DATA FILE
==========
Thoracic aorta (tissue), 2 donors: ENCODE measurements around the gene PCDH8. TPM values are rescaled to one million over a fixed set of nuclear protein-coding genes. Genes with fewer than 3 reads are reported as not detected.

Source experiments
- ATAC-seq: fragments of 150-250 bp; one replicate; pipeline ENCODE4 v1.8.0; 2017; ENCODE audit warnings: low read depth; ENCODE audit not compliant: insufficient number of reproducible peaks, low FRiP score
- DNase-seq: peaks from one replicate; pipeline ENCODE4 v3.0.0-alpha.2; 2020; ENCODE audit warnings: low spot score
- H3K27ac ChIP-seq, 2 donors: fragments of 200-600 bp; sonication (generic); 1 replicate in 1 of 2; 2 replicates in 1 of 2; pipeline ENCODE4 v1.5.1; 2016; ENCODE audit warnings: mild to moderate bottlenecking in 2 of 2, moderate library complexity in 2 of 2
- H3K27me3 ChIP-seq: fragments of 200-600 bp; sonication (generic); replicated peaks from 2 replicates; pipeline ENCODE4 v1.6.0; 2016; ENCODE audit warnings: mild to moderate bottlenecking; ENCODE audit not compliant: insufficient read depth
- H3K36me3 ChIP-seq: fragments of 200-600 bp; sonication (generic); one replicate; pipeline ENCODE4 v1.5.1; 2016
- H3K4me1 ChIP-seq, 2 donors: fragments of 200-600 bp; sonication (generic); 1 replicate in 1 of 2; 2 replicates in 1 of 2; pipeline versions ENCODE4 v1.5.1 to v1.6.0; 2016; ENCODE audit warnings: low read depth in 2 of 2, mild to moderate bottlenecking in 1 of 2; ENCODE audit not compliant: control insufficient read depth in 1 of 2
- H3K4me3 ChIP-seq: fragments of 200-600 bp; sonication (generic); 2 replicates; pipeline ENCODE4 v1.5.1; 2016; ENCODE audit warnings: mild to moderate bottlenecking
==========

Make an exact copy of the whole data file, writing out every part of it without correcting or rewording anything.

Thoracic aorta (tissue), 2 donors: ENCODE measurements around the gene PCDH8. TPM values are rescaled to one million over a fixed set of nuclear protein-coding genes. Genes with fewer than 3 reads are reported as not detected.

Source experiments
- ATAC-seq: fragments of 150-250 bp; one replicate; pipeline ENCODE4 v1.8.0; 2017; ENCODE audit warnings: low read depth; ENCODE audit not compliant: insufficient number of reproducible peaks, low FRiP score
- DNase-seq: peaks from one replicate; pipeline ENCODE4 v3.0.0-alpha.2; 2020; ENCODE audit warnings: low spot score
- H3K27ac ChIP-seq, 2 donors: fragments of 200-600 bp; sonication (generic); 1 replicate in 1 of 2; 2 replicates in 1 of 2; pipeline ENCODE4 v1.5.1; 2016; ENCODE audit warnings: mild to moderate bottlenecking in 2 of 2, moderate library complexity in 2 of 2
- H3K27me3 ChIP-seq: fragments of 200-600 bp; sonication (generic); replicated peaks from 2 replicates; pipeline ENCODE4 v1.6.0; 2016; ENCODE audit warnings: mild to moderate bottlenecking; ENCODE audit not compliant: insufficient read depth
- H3K36me3 ChIP-seq: fragments of 200-600 bp; sonication (generic); one replicate; pipeline ENCODE4 v1.5.1; 2016
- H3K4me1 ChIP-seq, 2 donors: fragments of 200-600 bp; sonication (generic); 1 replicate in 1 of 2; 2 replicates in 1 of 2; pipeline versions ENCODE4 v1.5.1 to v1.6.0; 2016; ENCODE audit warnings: low read depth in 2 of 2, mild to moderate bottlenecking in 1 of 2; ENCODE audit not compliant: control insufficient read depth in 1 of 2
- H3K4me3 ChIP-seq: fragments of 200-600 bp; sonication (generic); 2 replicates; pipeline ENCODE4 v1.5.1; 2016; ENCODE audit warnings: mild to moderate bottlenecking